Former Sacramento City baseball coach Jerry Weinstein embraces new challenges

Catching Up With Former Modesto Nuts Manager Jerry Weinstein

Jerry Weinstein, former manager and developmental supervisor of the Modesto Nuts, prepares for new challenges as he ends day-to-day duties at
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Jerry Weinstein, former manager and developmental supervisor of the Modesto Nuts, prepares for new challenges as he ends day-to-day duties at

When Jerry Weinstein gets recognized these days, he says, it’s often as the “Twitter guy.” Or maybe the “Team Israel guy.”

“You know, I spent 25 years at Sacramento City College,” Weinstein says. “And we did pretty good.”

Indeed, Weinstein led Sac City’s baseball program to 831 wins and two state titles in 23 seasons. He says it’s “still my best job, my favorite.”

But consider it a mark of Weinstein’s longevity that, at 73 years old, he’s still carving out new identities in baseball. Last summer he managed in the Cape Cod League for the first time. This spring, he led Team Israel on its upstart run into the second round of the World Baseball Classic.

Weinstein is currently in his first season managing the Double-A Hartford Yard Goats, a Colorado Rockies affiliate. It’s his 11th season in the Rockies’ organization, and it gets him back into the dugout after spending most of last season as their special instructor to player development.

Teaching baseball is Weinstein’s passion. Which helps explain how, at an age at which social media often elicits shrugs, he has also become something of a Twitter guru.

Weinstein’s Twitter page – @JWonCATCHING – has upward of 20,000 followers. He posts regularly, sometimes two or three times a day – usually short video clips of major-league action accompanied by 140 characters or less of professional analysis.

On Sunday, for example, Weinstein uploaded a clip of Washington’s Ryan Zimmerman hitting a 470-foot home run and noted how Zimmerman generates “a lot of energy into rotation with a high quick leg kick.” Further down, Weinstein posted a home run hit by Dodgers shortstop Corey Seager against the Giants, commenting on how Seager creates a “rubber band effect” between his hands and striding leg to generate power in his swing.

“I get a lot of feedback from all segments of the baseball population,” Weinstein said by phone last week, “whether it’s a father-coach, a player, college coach, pro guy.

“Which is good, because for me I’m just trying to provide options for people to do things better. I’m not saying what I put on there is the gospel. It’s just, if it works for you, great. There’s no ‘always’ or ‘never’ in this game.”

Still, Weinstein marvels at the reach this platform provides. He says he didn’t know what Twitter was until a few years ago, when a friend suggested it as a way to help promote the book Weinstein had just finished, “The Complete Handbook of Coaching Catchers.”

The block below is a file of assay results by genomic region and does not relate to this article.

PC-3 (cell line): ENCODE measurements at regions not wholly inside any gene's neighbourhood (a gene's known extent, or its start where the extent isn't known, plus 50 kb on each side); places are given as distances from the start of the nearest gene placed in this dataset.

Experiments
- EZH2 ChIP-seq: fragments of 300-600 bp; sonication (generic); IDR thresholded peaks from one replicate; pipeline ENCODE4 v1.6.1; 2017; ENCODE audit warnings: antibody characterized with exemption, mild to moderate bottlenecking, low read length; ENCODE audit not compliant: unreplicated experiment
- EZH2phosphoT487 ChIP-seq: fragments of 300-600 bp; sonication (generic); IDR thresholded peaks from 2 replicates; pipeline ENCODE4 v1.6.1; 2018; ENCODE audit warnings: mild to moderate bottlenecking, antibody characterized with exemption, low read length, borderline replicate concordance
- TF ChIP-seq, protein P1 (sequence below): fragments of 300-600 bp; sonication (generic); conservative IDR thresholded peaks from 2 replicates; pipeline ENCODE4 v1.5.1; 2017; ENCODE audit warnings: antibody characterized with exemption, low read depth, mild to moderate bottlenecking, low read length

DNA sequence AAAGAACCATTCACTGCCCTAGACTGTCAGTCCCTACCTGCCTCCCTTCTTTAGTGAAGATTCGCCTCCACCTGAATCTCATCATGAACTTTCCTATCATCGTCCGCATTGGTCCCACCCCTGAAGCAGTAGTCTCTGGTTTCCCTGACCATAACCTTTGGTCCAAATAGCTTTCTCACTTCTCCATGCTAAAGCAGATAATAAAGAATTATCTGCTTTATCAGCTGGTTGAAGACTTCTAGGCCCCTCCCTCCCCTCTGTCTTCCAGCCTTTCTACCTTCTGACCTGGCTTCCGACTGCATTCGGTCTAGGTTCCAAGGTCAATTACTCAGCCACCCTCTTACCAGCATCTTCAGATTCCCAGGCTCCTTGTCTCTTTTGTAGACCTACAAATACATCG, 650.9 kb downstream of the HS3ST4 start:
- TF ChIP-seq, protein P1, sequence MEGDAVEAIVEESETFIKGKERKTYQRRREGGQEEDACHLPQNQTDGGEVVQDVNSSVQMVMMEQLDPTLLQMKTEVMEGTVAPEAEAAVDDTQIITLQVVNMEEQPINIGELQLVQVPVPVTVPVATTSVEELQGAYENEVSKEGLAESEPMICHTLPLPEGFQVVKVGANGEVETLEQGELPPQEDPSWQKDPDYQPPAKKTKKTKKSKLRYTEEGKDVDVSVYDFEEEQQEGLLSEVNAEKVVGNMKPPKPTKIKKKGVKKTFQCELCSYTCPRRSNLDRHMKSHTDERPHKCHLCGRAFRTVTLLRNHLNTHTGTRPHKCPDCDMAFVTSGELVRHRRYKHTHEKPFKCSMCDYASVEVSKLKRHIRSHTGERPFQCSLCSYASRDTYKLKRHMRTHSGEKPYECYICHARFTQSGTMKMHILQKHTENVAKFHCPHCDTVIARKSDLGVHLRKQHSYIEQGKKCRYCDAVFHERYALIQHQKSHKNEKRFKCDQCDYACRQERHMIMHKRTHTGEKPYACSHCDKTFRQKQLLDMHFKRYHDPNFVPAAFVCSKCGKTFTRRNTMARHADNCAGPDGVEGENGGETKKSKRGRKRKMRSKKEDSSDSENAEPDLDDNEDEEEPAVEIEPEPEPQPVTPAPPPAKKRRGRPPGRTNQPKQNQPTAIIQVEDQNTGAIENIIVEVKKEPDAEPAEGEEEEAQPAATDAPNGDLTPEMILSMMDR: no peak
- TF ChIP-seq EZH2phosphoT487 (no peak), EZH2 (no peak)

“I put one (tweet) in yesterday and it had like over 50,000 hits,” Weinstein said. “My deal is if it helps the game in general, if it helps a coach or player specifically, that’s great. That’s really all I’m trying to do right now.”

It’s why, rather than relaxing at his semipermanent home in San Luis Obispo, Weinstein is riding buses and sitting through rain delays in the Eastern League. He spent a couple of seasons on the Rockies’ major-league staff in 2012-13, coaching catching and defensive positioning. But he says he feels at home working with players at a development level.

Before his stint in Colorado, Weinstein was managing at Class-A Modesto. When then-Rockies general manager Dan O’Dowd approached him about moving up, Weinstein says, the conversation went something like this:

“I said, ‘Oh, OK. I really like managing in Modesto,’ ” Weinstein said. “He says, ‘Jerry, we’re talking about coaching in the big leagues.’ And I said, ‘Well, I know that, but I’m just telling you I like what I’m doing.’

“I think they were a little surprised. It certainly was a good experience. But I really like teaching and coaching young players.”

The opportunity to manage Team Israel offered something different. Weinstein says he considers himself a secular Jew, but he had visited Israel in a baseball capacity and saw the need for resources to grow the sport there.

“They don’t have fields; there’s not enough full-time employees,” Weinstein said. “So I thought this would be a good thing, if we could be competitive, to heighten awareness not only in Israel but in the United States.”

Under Weinstein, Team Israel won a four-team qualifier in Brooklyn last September to crack the WBC field for the first time. Then, with a roster featuring only a handful of players on major-league 40-man rosters, Team Israel went undefeated in the first round of pool play and fell one win shy of reaching the WBC semifinals, finishing 4-2 overall.

“On the surface we were tabbed the ‘has-beens’ and the ‘wanna-bes,’ ” Weinstein said. “Our guys believed in their ability; they believed in the value of team. It’s not about having the nine best players; it’s having the best nine guys that play together. And we played together extremely well.”

Their underdog story was one of the most compelling of the tournament. And by winning the first-round pool in South Korea, Team Israel won $1 million, part of which Weinstein said would go to the Israel Association of Baseball to grow their programs.

“Hopefully this will be a good foundation for a baseball program in Israel,” he said.

“And I will say that having done this, and having been in Israel and visited Israel, I think I’m more connected now with my heritage than ever before.”